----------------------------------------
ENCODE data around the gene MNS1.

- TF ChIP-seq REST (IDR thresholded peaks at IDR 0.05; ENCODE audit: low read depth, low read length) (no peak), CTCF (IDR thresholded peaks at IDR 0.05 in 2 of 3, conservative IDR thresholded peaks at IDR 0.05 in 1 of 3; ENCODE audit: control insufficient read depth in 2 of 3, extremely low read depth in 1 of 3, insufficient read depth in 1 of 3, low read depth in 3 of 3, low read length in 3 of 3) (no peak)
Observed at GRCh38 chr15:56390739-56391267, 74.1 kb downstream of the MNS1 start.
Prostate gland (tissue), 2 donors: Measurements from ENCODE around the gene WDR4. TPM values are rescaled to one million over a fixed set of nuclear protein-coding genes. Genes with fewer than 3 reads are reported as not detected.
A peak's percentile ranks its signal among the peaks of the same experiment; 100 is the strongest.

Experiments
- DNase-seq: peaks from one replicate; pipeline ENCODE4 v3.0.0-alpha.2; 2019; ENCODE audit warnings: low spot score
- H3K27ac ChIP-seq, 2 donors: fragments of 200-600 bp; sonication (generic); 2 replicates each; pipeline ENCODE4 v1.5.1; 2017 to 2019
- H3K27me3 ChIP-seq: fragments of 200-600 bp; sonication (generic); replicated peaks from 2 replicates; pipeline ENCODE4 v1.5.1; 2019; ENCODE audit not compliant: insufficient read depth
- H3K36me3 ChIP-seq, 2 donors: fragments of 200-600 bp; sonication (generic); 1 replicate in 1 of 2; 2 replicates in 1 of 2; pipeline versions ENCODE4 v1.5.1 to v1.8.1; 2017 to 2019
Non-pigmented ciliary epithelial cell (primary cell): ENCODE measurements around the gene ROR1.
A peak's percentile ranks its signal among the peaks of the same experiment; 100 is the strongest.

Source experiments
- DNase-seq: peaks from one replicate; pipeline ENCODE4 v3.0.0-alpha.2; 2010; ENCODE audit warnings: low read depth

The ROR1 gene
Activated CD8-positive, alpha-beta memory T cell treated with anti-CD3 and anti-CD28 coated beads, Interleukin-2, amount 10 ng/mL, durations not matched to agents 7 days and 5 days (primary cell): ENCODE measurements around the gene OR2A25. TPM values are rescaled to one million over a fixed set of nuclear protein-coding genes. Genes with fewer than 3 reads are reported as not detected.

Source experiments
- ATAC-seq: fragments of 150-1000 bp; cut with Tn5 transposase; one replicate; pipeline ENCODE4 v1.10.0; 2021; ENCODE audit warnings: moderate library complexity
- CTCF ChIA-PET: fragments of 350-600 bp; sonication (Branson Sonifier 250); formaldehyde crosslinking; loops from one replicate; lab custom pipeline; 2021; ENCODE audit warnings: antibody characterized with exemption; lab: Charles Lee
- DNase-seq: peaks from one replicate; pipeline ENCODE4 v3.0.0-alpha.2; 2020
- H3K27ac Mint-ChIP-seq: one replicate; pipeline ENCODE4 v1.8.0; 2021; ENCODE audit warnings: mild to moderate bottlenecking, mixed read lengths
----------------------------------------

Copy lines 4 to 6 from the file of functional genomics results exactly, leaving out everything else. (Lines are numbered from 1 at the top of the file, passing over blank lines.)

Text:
Prostate gland (tissue), 2 donors: Measurements from ENCODE around the gene WDR4. TPM values are rescaled to one million over a fixed set of nuclear protein-coding genes. Genes with fewer than 3 reads are reported as not detected.
A peak's percentile ranks its signal among the peaks of the same experiment; 100 is the strongest.

Experiments